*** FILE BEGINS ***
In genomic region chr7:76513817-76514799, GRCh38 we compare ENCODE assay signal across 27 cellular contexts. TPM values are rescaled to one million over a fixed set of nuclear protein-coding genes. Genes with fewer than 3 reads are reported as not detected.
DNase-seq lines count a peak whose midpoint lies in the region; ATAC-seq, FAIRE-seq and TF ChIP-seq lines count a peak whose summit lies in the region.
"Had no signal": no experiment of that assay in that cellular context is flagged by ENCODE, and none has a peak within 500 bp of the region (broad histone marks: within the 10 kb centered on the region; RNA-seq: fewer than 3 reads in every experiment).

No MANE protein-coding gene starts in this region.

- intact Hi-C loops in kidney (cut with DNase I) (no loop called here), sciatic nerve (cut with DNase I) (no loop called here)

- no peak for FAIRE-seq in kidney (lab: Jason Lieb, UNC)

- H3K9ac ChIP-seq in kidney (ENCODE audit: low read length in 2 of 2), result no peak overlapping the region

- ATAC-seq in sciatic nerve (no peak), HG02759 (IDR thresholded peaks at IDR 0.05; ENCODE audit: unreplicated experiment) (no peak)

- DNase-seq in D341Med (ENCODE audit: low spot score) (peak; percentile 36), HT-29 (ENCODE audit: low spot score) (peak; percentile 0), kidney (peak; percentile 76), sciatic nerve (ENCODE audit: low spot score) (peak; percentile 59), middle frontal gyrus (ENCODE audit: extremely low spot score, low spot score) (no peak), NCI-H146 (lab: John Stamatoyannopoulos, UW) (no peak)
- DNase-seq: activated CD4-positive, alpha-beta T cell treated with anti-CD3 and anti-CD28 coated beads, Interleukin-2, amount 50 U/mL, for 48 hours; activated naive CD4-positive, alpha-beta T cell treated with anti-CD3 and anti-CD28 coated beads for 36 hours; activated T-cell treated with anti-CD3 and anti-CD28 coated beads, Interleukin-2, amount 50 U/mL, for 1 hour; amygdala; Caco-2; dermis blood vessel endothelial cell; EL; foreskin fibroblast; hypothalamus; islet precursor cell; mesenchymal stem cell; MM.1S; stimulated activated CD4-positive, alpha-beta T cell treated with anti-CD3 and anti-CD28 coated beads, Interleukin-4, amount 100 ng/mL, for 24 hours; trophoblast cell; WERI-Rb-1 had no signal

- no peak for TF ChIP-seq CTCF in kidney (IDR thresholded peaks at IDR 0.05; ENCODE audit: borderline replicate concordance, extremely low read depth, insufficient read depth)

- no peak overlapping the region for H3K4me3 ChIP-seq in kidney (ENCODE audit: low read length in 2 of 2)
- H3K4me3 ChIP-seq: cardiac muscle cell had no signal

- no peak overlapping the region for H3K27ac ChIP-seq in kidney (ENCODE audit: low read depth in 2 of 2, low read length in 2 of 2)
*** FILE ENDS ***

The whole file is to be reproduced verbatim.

In genomic region chr7:76513817-76514799, GRCh38 we compare ENCODE assay signal across 27 cellular contexts. TPM values are rescaled to one million over a fixed set of nuclear protein-coding genes. Genes with fewer than 3 reads are reported as not detected.
DNase-seq lines count a peak whose midpoint lies in the region; ATAC-seq, FAIRE-seq and TF ChIP-seq lines count a peak whose summit lies in the region.
"Had no signal": no experiment of that assay in that cellular context is flagged by ENCODE, and none has a peak within 500 bp of the region (broad histone marks: within the 10 kb centered on the region; RNA-seq: fewer than 3 reads in every experiment).

No MANE protein-coding gene starts in this region.

- intact Hi-C loops in kidney (cut with DNase I) (no loop called here), sciatic nerve (cut with DNase I) (no loop called here)

- no peak for FAIRE-seq in kidney (lab: Jason Lieb, UNC)

- H3K9ac ChIP-seq in kidney (ENCODE audit: low read length in 2 of 2), result no peak overlapping the region

- ATAC-seq in sciatic nerve (no peak), HG02759 (IDR thresholded peaks at IDR 0.05; ENCODE audit: unreplicated experiment) (no peak)

- DNase-seq in D341Med (ENCODE audit: low spot score) (peak; percentile 36), HT-29 (ENCODE audit: low spot score) (peak; percentile 0), kidney (peak; percentile 76), sciatic nerve (ENCODE audit: low spot score) (peak; percentile 59), middle frontal gyrus (ENCODE audit: extremely low spot score, low spot score) (no peak), NCI-H146 (lab: John Stamatoyannopoulos, UW) (no peak)
- DNase-seq: activated CD4-positive, alpha-beta T cell treated with anti-CD3 and anti-CD28 coated beads, Interleukin-2, amount 50 U/mL, for 48 hours; activated naive CD4-positive, alpha-beta T cell treated with anti-CD3 and anti-CD28 coated beads for 36 hours; activated T-cell treated with anti-CD3 and anti-CD28 coated beads, Interleukin-2, amount 50 U/mL, for 1 hour; amygdala; Caco-2; dermis blood vessel endothelial cell; EL; foreskin fibroblast; hypothalamus; islet precursor cell; mesenchymal stem cell; MM.1S; stimulated activated CD4-positive, alpha-beta T cell treated with anti-CD3 and anti-CD28 coated beads, Interleukin-4, amount 100 ng/mL, for 24 hours; trophoblast cell; WERI-Rb-1 had no signal

- no peak for TF ChIP-seq CTCF in kidney (IDR thresholded peaks at IDR 0.05; ENCODE audit: borderline replicate concordance, extremely low read depth, insufficient read depth)

- no peak overlapping the region for H3K4me3 ChIP-seq in kidney (ENCODE audit: low read length in 2 of 2)
- H3K4me3 ChIP-seq: cardiac muscle cell had no signal

- no peak overlapping the region for H3K27ac ChIP-seq in kidney (ENCODE audit: low read depth in 2 of 2, low read length in 2 of 2)